Mumbai: Maharashtra government on Tuesday set up an 11-member committee headed by Women and Child Welfare Minister Varsha Gaikwad to finalise the women's policy draft which was unveiled on March 8, 2013, celebrated as International Women's Day. The two-month period for seeking objections and suggestions for the draft policy ends tomorrow. The committee will meet on May 10, 2013 to discuss the inputs received and give a final shape to the proposed policy, officials said in Mumbai on Tuesday.
Prominent among the suggestions, recommendations and objections have been received from social activists Swati Kamble and Sagar Zende. Officials said the duo has been asked to make their presentations. The two activists have said that there was scope for improvement in the draft policy to make it more inclusive in terms of Dalits, scheduled caste and scheduled tribes, nomadic and de-notified tribe women. They said the draft policy ignores issues of diversity, historical injustice on oppressed social groups.
According to them, even though the draft recognises and includes special categories such as women in unorganised sector, disabled and mentally-challenged women and single women, sexually abused women, eunuchs and transgendered, issues and concerns of Dalit women are raised in a very brief and insufficient manner, so much so that the draft appears caste blind and exclusionary. The activists said sex trade should be completely abolished from the state as well as the country. According to them, it is a violation of human right of girls and women involved in the sex trade. They should be rehabilitated and dignified livelihood must be ensured to them. They asked the government to take the responsibility to abolish the sex trade.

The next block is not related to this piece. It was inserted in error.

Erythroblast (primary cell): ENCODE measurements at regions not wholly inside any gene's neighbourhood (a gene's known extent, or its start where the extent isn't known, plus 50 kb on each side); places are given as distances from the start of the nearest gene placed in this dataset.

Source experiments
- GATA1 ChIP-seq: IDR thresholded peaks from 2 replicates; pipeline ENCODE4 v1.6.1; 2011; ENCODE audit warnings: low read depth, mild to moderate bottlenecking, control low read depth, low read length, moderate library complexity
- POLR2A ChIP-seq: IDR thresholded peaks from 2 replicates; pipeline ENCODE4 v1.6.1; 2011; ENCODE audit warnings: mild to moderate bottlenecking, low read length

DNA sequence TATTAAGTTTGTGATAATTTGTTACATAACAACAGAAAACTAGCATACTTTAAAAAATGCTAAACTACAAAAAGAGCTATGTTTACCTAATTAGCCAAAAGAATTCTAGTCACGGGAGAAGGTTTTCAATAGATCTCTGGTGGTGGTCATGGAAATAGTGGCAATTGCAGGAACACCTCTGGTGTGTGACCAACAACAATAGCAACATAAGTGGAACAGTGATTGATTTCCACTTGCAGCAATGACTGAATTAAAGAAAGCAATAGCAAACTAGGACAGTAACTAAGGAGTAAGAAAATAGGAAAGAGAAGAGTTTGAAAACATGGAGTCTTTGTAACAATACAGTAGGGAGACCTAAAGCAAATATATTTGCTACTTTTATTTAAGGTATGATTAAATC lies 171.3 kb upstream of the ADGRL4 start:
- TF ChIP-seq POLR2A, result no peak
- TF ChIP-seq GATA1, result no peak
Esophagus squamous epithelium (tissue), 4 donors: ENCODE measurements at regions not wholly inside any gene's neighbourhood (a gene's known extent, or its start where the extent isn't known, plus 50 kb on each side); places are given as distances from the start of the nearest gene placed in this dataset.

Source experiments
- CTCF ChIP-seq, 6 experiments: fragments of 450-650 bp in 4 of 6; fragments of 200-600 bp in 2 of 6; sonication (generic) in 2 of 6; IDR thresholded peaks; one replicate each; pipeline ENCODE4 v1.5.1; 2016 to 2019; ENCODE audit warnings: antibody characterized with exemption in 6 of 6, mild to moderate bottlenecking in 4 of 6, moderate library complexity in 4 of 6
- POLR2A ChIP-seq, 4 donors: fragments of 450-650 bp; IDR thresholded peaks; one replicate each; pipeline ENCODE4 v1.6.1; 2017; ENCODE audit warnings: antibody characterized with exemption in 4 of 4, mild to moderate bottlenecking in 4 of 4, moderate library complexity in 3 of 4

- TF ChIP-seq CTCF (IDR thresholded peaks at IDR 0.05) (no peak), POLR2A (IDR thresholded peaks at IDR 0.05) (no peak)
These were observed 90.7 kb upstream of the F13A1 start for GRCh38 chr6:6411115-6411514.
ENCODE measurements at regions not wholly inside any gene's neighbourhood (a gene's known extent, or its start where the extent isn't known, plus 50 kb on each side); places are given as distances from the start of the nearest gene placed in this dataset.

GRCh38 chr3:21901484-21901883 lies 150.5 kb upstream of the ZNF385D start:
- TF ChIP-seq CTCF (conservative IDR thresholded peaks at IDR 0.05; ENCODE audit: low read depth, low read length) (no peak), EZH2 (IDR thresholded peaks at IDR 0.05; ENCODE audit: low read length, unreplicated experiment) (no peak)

Another recommendation from them was that people who still invite devdasis to dance and perform during family and religious functions, should be charged with criminal offence. Devdasis who are rehabilitated, rescued must be treated in a dignified manner by police and the state machinery.
One of the highlights of the draft policy is its recommendation of gender budgeting, which it said was essential so that the principles of gender equality and eradication of gender-based discrimination are reflected in the plans of all the departments of the state. Every department of the government will define programmes, draft policies, make schemes and make funds available for the schemes, implement and evaluate them, in order to improve women's social status and establish equality in political, social, economic and cultured spheres, the draft policy said.
The responsibility of following up the gender budget and its implementation should be given to the State Women Commission or an equivalent institute. Ten per cent of the total funds collected as taxes and received from the State and Central Government should be allotted for gender budgeting. The above fund should be used only for women-centric works. All the departments of the government will refer to the Women Policy while making their budgets. The utilisation of the 10 per cent funds and the works will be evaluated every year.
The government will annually audit the gender budget and will submit the report to the cabinet. This will be the state's third women's policy. The draft said that since the 1994 and 2001 policies, the state has seen women's progress in the field of education and improvement in their health. Women's right to property, public awareness about laws related to them have been noted, other than 30 per cent reservation in government and semi-government jobs, 33 per cent reservation in politics of local self government bodies and recently introduced policy of 50 per cent reservation in local self-government bodies to encourage their participation in politics.